Skip to main content

History should humble us...

Nothing new under the sun. Although it grieves me to see the controversies raging in the church today, it comforts me to know that it has always been this way. We are not so learned and clever as we think. If one studies Church History, one will soon discover that what the church is debating today has already been discussed and debated in length by the men who have gone before us. If nothing else, studying the controversies within the church (ancient to modern) should, at the very least humble us, but preferably--make us realize that it might benefit all to read what has already been debated before we think we have something great and wonderful to offer. Let us look at a little modern history:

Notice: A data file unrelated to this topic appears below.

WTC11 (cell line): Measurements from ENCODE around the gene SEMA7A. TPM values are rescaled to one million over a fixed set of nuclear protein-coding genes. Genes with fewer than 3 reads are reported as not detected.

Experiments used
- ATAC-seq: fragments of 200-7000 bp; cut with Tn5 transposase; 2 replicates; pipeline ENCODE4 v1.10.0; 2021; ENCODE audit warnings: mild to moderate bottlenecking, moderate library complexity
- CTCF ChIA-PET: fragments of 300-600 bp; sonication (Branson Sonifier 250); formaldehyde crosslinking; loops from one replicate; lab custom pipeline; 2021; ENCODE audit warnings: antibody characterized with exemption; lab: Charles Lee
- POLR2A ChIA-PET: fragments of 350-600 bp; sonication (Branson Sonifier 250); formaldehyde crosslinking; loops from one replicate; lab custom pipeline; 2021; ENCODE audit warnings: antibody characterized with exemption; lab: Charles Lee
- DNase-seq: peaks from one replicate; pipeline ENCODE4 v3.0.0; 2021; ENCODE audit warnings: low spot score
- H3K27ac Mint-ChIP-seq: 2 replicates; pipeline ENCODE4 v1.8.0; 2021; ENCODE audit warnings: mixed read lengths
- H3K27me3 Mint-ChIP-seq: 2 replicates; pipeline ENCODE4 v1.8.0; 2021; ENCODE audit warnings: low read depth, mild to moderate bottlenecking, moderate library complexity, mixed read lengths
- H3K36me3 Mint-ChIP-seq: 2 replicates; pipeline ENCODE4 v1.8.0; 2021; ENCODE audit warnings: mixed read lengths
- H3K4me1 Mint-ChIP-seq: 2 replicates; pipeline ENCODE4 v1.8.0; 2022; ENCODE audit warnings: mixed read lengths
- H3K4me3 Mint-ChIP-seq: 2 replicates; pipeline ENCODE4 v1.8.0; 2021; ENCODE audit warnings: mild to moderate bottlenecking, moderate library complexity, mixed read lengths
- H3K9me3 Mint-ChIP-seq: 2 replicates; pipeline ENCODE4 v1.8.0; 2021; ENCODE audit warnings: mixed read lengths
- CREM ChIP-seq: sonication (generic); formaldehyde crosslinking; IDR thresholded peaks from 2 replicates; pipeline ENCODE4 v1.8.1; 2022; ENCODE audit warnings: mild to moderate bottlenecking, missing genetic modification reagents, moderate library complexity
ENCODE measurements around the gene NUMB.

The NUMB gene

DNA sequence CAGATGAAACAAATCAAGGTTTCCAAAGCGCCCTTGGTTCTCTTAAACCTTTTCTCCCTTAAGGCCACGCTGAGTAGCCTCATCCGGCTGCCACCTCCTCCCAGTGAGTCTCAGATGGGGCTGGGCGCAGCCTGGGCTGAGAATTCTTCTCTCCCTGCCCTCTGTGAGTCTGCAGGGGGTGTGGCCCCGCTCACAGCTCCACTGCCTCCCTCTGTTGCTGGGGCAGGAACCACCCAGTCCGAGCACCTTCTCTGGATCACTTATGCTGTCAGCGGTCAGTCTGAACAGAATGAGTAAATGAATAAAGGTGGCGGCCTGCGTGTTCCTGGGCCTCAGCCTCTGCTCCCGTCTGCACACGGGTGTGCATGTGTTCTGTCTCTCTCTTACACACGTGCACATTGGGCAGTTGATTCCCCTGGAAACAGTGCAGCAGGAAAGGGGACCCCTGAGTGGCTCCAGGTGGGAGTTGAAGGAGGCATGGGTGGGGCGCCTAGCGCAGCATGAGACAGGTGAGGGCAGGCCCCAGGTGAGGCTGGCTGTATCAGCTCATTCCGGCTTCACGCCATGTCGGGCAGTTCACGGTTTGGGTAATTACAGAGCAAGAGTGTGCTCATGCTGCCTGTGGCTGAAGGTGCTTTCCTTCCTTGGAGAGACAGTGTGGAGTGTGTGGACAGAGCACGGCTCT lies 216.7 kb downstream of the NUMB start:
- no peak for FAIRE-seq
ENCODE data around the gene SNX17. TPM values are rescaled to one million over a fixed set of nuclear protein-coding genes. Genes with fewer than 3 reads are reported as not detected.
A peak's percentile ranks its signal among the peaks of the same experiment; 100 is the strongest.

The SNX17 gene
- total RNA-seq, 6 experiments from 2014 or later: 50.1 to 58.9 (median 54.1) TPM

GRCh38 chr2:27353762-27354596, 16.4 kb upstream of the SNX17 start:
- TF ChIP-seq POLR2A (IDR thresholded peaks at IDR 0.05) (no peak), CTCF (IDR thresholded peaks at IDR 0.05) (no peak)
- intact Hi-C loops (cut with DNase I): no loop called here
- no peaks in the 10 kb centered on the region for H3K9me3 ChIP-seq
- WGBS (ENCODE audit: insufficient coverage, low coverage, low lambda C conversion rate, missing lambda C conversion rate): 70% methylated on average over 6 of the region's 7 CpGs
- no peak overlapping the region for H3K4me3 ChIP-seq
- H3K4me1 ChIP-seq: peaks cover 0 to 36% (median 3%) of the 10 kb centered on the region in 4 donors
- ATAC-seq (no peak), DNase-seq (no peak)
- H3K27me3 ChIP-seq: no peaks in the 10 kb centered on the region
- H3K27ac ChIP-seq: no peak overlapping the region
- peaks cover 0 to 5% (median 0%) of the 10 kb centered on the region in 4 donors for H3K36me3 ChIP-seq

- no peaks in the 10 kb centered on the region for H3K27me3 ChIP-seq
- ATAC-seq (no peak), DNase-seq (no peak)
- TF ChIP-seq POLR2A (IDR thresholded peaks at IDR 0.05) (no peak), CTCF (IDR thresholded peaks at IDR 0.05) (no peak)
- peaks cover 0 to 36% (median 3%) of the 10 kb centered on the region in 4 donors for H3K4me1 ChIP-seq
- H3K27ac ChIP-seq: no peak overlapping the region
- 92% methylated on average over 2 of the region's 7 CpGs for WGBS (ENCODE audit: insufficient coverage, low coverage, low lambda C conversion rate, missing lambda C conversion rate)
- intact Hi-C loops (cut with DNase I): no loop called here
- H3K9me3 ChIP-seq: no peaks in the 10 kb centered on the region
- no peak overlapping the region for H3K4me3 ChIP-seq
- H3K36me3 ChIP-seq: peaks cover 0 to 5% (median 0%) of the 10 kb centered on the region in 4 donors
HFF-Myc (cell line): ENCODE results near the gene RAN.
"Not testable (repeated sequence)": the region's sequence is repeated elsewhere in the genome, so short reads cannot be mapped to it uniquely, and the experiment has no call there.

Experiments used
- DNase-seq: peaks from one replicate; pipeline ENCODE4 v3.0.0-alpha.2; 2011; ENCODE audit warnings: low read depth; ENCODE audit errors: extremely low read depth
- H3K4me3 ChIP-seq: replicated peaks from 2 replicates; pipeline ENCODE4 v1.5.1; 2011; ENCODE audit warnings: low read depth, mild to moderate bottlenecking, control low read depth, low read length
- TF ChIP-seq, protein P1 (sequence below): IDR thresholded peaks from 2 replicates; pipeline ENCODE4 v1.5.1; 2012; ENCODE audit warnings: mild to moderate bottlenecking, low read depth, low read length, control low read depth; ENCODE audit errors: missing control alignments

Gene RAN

In his earliest writings Perkins frequently defined faith with reference to a direct relationship to Christ. Later he came to lay more emphasis upon the relationship of faith to the words of God in Holy Scripture. He defined faith as “a gift of God whereby we give assent or credence to God’s Word. (Does this not sound familiar?)

He held that “it is all one to say the saving promise and Christ promised” is the object of faith. The earlier reformers, Luther and Calvin, had believed that the conjunction of Word and Spirit made the Scriptures normative through the way in which they created and nourished faith.